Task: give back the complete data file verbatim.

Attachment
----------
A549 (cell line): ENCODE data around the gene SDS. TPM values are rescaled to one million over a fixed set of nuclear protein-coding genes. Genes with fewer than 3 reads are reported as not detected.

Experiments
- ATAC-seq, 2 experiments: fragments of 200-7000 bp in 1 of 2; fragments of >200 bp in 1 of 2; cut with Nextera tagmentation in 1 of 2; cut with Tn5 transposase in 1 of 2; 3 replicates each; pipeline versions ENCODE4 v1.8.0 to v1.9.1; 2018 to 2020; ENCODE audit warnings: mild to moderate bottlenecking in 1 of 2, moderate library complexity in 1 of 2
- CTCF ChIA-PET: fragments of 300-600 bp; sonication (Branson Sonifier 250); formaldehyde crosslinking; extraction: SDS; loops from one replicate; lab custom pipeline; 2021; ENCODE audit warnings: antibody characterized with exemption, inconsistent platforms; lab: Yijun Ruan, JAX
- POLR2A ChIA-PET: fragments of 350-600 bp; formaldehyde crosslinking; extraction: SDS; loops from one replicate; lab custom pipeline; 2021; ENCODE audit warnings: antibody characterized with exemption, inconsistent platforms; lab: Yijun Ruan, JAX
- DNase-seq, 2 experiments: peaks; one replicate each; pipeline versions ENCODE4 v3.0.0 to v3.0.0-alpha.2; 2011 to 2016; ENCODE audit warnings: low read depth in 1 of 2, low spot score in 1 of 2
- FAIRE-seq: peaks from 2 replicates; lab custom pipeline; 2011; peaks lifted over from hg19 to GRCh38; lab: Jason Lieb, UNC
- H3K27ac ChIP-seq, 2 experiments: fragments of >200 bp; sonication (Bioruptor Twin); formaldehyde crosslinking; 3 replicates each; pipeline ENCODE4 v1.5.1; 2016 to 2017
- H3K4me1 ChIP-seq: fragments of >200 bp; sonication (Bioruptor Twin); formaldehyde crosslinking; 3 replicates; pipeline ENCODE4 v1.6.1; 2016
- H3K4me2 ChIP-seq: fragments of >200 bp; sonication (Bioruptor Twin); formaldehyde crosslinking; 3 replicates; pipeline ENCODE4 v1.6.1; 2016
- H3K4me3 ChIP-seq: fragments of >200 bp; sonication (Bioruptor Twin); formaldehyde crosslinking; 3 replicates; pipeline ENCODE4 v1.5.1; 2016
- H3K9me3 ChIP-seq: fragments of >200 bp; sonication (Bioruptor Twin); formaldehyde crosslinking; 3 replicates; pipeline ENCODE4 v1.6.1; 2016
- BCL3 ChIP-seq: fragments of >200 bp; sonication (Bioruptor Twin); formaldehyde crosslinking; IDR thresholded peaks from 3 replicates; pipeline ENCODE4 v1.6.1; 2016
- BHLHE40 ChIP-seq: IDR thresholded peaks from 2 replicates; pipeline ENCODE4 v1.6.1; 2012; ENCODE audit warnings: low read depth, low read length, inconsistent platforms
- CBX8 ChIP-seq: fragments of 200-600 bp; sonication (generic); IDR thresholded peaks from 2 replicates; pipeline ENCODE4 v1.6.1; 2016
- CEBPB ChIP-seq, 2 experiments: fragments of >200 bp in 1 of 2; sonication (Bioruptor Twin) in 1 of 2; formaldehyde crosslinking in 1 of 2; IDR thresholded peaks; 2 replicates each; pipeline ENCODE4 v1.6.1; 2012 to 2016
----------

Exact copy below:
A549 (cell line): ENCODE data around the gene SDS. TPM values are rescaled to one million over a fixed set of nuclear protein-coding genes. Genes with fewer than 3 reads are reported as not detected.

Experiments
- ATAC-seq, 2 experiments: fragments of 200-7000 bp in 1 of 2; fragments of >200 bp in 1 of 2; cut with Nextera tagmentation in 1 of 2; cut with Tn5 transposase in 1 of 2; 3 replicates each; pipeline versions ENCODE4 v1.8.0 to v1.9.1; 2018 to 2020; ENCODE audit warnings: mild to moderate bottlenecking in 1 of 2, moderate library complexity in 1 of 2
- CTCF ChIA-PET: fragments of 300-600 bp; sonication (Branson Sonifier 250); formaldehyde crosslinking; extraction: SDS; loops from one replicate; lab custom pipeline; 2021; ENCODE audit warnings: antibody characterized with exemption, inconsistent platforms; lab: Yijun Ruan, JAX
- POLR2A ChIA-PET: fragments of 350-600 bp; formaldehyde crosslinking; extraction: SDS; loops from one replicate; lab custom pipeline; 2021; ENCODE audit warnings: antibody characterized with exemption, inconsistent platforms; lab: Yijun Ruan, JAX
- DNase-seq, 2 experiments: peaks; one replicate each; pipeline versions ENCODE4 v3.0.0 to v3.0.0-alpha.2; 2011 to 2016; ENCODE audit warnings: low read depth in 1 of 2, low spot score in 1 of 2
- FAIRE-seq: peaks from 2 replicates; lab custom pipeline; 2011; peaks lifted over from hg19 to GRCh38; lab: Jason Lieb, UNC
- H3K27ac ChIP-seq, 2 experiments: fragments of >200 bp; sonication (Bioruptor Twin); formaldehyde crosslinking; 3 replicates each; pipeline ENCODE4 v1.5.1; 2016 to 2017
- H3K4me1 ChIP-seq: fragments of >200 bp; sonication (Bioruptor Twin); formaldehyde crosslinking; 3 replicates; pipeline ENCODE4 v1.6.1; 2016
- H3K4me2 ChIP-seq: fragments of >200 bp; sonication (Bioruptor Twin); formaldehyde crosslinking; 3 replicates; pipeline ENCODE4 v1.6.1; 2016
- H3K4me3 ChIP-seq: fragments of >200 bp; sonication (Bioruptor Twin); formaldehyde crosslinking; 3 replicates; pipeline ENCODE4 v1.5.1; 2016
- H3K9me3 ChIP-seq: fragments of >200 bp; sonication (Bioruptor Twin); formaldehyde crosslinking; 3 replicates; pipeline ENCODE4 v1.6.1; 2016
- BCL3 ChIP-seq: fragments of >200 bp; sonication (Bioruptor Twin); formaldehyde crosslinking; IDR thresholded peaks from 3 replicates; pipeline ENCODE4 v1.6.1; 2016
- BHLHE40 ChIP-seq: IDR thresholded peaks from 2 replicates; pipeline ENCODE4 v1.6.1; 2012; ENCODE audit warnings: low read depth, low read length, inconsistent platforms
- CBX8 ChIP-seq: fragments of 200-600 bp; sonication (generic); IDR thresholded peaks from 2 replicates; pipeline ENCODE4 v1.6.1; 2016
- CEBPB ChIP-seq, 2 experiments: fragments of >200 bp in 1 of 2; sonication (Bioruptor Twin) in 1 of 2; formaldehyde crosslinking in 1 of 2; IDR thresholded peaks; 2 replicates each; pipeline ENCODE4 v1.6.1; 2012 to 2016